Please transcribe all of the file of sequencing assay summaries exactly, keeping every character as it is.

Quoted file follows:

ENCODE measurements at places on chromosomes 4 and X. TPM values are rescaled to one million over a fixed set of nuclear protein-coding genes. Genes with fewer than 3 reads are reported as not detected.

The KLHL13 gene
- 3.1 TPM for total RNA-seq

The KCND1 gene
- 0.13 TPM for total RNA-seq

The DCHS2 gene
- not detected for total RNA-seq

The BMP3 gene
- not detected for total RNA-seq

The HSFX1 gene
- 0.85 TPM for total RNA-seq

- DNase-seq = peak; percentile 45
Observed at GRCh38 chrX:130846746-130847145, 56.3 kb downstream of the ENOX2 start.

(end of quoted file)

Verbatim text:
ENCODE measurements at places on chromosomes 4 and X. TPM values are rescaled to one million over a fixed set of nuclear protein-coding genes. Genes with fewer than 3 reads are reported as not detected.

The KLHL13 gene
- 3.1 TPM for total RNA-seq

The KCND1 gene
- 0.13 TPM for total RNA-seq

The DCHS2 gene
- not detected for total RNA-seq

The BMP3 gene
- not detected for total RNA-seq

The HSFX1 gene
- 0.85 TPM for total RNA-seq

- DNase-seq = peak; percentile 45
Observed at GRCh38 chrX:130846746-130847145, 56.3 kb downstream of the ENOX2 start.